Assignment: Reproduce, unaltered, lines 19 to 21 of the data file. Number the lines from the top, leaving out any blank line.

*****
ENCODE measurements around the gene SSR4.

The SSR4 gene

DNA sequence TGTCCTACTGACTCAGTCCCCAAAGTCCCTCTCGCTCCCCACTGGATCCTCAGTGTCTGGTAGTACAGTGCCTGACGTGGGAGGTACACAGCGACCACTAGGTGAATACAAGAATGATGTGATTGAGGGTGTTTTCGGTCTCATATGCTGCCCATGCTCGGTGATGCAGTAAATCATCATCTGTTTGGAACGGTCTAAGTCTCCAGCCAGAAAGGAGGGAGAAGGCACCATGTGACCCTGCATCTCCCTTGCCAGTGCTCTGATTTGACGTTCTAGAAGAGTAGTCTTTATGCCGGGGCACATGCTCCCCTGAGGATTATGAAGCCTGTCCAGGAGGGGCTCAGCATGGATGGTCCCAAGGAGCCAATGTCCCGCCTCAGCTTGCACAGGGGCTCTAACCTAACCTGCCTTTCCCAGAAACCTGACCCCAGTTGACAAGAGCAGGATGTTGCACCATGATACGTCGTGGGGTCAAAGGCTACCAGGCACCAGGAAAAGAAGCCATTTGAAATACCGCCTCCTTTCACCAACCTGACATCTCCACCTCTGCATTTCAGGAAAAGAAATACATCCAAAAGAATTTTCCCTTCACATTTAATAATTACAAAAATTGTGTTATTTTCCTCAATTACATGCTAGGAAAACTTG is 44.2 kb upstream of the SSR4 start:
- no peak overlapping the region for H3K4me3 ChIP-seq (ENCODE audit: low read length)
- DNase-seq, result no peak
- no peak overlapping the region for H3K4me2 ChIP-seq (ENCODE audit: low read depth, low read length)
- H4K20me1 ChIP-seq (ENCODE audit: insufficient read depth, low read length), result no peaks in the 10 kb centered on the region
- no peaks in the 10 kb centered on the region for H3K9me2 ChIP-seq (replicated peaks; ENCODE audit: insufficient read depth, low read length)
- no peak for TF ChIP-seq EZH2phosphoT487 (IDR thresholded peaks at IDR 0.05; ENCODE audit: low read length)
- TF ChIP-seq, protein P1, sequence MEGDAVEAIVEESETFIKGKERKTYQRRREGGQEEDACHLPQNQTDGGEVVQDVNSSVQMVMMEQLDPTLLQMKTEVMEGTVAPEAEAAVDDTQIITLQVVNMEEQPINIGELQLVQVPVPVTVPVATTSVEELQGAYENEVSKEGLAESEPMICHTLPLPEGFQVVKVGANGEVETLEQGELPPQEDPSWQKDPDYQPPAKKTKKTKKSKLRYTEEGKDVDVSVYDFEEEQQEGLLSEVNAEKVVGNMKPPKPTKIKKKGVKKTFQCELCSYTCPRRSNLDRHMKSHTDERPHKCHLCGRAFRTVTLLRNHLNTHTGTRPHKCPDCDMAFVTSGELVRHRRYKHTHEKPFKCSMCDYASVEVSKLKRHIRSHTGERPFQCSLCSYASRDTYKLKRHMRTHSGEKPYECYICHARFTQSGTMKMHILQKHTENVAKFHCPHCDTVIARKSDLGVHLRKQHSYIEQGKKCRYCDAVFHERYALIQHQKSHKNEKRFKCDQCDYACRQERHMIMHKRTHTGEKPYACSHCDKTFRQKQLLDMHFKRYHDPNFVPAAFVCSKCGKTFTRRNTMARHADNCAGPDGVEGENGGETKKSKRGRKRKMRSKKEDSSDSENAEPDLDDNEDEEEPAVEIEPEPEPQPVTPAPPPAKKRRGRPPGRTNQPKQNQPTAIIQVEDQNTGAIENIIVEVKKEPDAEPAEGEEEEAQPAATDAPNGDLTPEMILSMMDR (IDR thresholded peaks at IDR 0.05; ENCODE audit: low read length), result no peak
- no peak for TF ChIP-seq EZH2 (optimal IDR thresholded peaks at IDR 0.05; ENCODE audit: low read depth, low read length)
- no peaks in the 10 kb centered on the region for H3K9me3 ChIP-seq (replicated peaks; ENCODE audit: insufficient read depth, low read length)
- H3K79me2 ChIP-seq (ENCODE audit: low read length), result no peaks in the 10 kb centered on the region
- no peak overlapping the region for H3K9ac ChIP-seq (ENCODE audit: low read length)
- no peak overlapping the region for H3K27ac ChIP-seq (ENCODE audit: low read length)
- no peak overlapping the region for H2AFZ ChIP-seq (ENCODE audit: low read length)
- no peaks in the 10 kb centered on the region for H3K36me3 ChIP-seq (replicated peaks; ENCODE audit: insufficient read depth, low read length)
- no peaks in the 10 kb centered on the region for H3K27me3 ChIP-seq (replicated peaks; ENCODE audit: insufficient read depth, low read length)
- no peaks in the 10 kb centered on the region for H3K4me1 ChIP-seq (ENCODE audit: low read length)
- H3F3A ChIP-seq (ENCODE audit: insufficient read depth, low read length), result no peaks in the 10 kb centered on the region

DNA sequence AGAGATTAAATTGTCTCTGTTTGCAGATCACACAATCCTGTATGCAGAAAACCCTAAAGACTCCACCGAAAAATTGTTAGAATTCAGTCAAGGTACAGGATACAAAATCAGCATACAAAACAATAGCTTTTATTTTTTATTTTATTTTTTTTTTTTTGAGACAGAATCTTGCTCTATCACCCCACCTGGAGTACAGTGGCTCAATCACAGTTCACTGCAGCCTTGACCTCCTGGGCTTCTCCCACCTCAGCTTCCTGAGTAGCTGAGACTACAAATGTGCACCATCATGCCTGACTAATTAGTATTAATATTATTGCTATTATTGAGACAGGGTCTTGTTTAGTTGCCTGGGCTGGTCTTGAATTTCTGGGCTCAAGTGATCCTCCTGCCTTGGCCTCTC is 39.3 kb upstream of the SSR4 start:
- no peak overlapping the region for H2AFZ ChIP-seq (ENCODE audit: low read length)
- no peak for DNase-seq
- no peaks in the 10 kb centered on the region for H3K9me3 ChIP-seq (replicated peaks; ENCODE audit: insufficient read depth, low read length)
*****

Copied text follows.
- no peaks in the 10 kb centered on the region for H3K4me1 ChIP-seq (ENCODE audit: low read length)
- H3F3A ChIP-seq (ENCODE audit: insufficient read depth, low read length), result no peaks in the 10 kb centered on the region

DNA sequence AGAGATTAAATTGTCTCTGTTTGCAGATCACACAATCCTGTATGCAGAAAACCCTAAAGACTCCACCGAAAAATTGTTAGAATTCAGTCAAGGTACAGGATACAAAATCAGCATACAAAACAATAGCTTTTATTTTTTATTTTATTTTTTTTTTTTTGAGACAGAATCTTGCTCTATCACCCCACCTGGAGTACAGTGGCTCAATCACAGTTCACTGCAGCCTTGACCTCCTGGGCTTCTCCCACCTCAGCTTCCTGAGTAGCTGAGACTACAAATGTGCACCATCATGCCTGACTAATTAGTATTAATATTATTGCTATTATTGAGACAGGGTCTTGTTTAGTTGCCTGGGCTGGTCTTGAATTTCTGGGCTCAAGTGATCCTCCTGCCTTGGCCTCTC is 39.3 kb upstream of the SSR4 start: